Johns Hopkins students use automated driving tech to protect UAS
OnBoard Security, which describes itself as a leader in internet of things security, has announced that a graduate student team at the Johns Hopkins University Information Security Institute (JHUISI) successfully demonstrated the protection of UAS from cyber attacks.
OnBoard Security contributed to this research effort by providing mentoring, industry insight, and the use of its Aerolink communication security libraries. OnBoard Security says that this is the first implementation of Aerolink outside the automotive industry.
According to OnBoard Security, potential cyber attacks on aerial fleets of UAS are a major concern, especially with UAS being used more and more, and with the increasing automation surrounding this technology.
With this in mind, the Johns Hopkins project seeks to implement a secure sense and avoid system to avoid collisions in real-time using “cryptographically-augmented Automatic Dependent Surveillance-Broadcast [ADS-B] messages.”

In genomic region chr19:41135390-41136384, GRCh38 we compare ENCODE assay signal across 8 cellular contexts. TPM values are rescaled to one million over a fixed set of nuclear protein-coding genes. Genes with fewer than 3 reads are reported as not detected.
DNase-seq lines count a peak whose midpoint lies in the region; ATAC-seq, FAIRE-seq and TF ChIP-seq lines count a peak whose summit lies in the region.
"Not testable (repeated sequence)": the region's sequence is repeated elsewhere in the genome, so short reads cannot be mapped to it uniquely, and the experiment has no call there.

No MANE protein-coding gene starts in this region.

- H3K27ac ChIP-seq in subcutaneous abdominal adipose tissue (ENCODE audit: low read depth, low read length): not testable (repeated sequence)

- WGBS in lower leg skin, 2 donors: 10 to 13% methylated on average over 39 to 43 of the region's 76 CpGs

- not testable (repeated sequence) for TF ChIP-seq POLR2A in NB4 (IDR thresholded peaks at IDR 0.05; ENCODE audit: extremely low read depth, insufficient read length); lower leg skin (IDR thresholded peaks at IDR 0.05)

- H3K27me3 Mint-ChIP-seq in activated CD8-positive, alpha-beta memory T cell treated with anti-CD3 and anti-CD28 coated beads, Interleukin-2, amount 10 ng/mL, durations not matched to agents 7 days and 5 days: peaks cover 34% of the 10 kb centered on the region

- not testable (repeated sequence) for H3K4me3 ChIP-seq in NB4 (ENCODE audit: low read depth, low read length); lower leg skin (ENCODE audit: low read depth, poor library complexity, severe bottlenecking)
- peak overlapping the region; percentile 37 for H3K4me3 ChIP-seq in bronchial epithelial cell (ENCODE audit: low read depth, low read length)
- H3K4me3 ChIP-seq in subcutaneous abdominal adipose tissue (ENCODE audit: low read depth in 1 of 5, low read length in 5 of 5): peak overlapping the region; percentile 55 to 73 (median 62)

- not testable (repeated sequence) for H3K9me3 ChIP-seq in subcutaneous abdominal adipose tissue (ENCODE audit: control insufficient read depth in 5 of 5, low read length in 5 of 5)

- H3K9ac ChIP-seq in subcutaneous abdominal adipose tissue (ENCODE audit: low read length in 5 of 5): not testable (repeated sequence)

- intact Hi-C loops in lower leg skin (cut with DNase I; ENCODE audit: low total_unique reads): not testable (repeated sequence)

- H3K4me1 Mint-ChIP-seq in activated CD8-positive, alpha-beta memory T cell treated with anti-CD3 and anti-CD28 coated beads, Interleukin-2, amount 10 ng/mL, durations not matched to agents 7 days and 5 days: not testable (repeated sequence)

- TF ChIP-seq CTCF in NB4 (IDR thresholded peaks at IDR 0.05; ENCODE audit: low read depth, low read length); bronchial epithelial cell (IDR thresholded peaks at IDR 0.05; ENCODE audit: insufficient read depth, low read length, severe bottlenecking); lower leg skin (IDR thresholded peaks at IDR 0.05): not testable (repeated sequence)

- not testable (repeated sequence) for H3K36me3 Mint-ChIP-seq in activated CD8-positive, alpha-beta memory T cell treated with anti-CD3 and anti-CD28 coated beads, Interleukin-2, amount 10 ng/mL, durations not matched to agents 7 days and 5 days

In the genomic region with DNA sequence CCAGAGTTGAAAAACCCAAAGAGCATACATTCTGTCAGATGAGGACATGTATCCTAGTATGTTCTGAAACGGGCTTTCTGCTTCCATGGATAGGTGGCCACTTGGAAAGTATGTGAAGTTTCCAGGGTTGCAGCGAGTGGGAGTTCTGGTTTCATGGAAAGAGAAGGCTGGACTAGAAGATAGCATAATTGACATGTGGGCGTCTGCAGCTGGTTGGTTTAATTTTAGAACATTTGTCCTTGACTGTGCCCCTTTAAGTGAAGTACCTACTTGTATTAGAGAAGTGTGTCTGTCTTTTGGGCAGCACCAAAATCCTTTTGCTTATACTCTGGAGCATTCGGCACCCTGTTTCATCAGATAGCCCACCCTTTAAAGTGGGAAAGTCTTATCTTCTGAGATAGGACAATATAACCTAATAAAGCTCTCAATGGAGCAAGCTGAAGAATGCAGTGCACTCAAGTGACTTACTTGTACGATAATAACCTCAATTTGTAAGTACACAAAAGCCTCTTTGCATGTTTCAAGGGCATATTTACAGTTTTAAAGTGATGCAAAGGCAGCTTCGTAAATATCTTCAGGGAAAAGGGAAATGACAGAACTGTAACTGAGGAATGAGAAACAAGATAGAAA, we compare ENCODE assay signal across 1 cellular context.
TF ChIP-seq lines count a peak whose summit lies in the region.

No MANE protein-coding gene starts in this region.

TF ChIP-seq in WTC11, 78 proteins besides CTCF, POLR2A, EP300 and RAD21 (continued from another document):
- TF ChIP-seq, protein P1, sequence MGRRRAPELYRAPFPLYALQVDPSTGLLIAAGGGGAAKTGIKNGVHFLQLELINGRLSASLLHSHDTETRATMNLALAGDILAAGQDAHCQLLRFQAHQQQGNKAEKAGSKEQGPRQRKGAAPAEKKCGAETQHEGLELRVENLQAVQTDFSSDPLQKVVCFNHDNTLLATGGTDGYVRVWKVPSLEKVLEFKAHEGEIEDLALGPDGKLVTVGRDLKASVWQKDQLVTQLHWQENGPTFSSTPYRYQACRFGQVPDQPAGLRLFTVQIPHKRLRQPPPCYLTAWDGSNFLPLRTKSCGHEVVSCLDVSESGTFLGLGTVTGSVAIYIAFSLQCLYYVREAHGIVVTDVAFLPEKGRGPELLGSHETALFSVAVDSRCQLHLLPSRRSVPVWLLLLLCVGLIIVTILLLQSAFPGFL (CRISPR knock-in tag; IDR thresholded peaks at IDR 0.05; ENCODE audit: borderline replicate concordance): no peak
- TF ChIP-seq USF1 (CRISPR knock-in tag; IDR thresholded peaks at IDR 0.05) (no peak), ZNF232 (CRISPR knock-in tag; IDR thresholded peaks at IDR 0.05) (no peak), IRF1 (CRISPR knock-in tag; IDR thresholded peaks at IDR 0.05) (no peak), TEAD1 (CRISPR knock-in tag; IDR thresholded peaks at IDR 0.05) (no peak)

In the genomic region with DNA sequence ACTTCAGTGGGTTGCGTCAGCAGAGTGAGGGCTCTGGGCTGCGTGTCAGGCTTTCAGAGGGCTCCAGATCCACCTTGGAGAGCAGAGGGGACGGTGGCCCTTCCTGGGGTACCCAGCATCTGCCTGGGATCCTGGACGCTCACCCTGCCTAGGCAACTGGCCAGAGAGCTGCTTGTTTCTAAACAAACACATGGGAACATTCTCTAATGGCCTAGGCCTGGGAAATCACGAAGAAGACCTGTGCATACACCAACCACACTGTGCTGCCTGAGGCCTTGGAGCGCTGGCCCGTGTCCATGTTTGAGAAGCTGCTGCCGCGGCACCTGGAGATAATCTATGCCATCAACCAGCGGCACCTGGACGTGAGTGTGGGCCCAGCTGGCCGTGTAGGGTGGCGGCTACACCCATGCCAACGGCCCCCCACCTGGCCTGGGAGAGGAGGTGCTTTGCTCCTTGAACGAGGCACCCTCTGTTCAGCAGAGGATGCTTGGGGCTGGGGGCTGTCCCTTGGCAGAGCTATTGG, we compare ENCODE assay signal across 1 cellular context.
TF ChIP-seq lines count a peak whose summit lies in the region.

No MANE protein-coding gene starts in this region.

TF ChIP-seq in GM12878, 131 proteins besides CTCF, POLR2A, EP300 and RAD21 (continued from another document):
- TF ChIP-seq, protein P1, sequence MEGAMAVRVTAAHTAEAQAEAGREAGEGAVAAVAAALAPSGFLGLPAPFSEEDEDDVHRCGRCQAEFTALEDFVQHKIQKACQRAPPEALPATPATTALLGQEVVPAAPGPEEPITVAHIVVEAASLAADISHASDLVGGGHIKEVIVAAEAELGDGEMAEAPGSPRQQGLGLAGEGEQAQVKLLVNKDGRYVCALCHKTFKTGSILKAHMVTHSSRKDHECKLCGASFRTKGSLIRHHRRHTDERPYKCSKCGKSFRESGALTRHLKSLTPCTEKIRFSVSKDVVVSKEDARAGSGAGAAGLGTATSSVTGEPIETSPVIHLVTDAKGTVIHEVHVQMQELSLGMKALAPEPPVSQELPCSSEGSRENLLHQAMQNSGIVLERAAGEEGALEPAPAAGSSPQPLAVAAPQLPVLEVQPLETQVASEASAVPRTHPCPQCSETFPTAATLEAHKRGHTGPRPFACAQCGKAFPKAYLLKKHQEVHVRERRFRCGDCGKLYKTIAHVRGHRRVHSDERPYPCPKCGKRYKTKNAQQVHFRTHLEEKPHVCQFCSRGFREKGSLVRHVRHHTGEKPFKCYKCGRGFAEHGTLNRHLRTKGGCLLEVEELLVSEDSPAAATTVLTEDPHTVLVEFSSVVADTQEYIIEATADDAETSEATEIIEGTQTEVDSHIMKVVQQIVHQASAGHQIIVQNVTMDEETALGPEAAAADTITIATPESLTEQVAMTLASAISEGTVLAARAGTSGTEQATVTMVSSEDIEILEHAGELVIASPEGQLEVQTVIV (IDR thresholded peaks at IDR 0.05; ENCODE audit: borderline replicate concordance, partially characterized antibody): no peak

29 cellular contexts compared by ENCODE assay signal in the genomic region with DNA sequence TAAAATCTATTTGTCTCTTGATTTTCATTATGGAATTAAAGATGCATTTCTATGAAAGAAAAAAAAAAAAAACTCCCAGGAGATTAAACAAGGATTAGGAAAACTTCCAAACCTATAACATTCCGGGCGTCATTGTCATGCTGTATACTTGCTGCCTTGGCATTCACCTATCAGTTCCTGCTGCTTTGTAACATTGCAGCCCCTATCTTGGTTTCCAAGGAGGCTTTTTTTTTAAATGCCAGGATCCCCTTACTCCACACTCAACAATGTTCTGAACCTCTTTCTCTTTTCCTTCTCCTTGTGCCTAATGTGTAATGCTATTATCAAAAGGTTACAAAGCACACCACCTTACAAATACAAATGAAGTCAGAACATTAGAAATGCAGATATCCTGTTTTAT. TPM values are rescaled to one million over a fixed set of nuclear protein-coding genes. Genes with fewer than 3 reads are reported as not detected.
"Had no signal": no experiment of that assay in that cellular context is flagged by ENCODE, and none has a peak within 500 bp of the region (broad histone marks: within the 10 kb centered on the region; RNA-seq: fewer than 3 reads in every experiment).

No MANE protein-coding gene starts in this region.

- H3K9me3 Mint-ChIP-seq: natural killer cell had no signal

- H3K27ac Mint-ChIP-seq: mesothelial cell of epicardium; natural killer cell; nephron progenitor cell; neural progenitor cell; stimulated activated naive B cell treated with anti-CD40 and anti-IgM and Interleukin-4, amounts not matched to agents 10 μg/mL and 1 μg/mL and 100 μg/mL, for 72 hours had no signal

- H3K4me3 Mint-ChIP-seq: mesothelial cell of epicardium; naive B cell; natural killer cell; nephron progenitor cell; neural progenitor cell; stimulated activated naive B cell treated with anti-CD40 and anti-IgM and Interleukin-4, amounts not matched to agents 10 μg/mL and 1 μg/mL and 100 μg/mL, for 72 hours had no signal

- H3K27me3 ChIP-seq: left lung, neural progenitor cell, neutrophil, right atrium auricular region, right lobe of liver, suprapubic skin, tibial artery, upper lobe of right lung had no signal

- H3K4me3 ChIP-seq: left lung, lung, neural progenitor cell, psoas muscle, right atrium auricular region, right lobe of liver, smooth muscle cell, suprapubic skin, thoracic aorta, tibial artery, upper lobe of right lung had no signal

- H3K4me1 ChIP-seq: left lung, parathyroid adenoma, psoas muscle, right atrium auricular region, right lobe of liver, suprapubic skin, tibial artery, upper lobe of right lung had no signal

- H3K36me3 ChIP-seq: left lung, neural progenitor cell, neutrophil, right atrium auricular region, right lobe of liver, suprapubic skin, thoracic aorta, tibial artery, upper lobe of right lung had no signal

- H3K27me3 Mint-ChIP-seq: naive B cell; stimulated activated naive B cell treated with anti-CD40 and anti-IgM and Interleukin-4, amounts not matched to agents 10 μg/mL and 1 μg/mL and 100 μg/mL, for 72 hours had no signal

OnBoard Security says that without cryptographic protections, such as those provided by Aerolink security libraries, drones are vulnerable to a variety of threats, including packet forging, replay, message modification and “man-in-the-middle” attacks.
OnBoard Security says Aerolink provides message authentication and integrity checking to protect against all of these attacks.
“Aerolink is the leading security solution for vehicle-to-vehicle communications,” says Dr. Jonathan Petit, Senior Director of Research at OnBoard Security.
“The well-thought-out security schemes designed for connected and autonomous vehicles utilizing high volumes of signed messages in a limited bandwidth environment makes Aerolink ideal for unmanned aircraft. The team at Johns Hopkins is leading the way to safer and more secure UAV operation through message authentication.”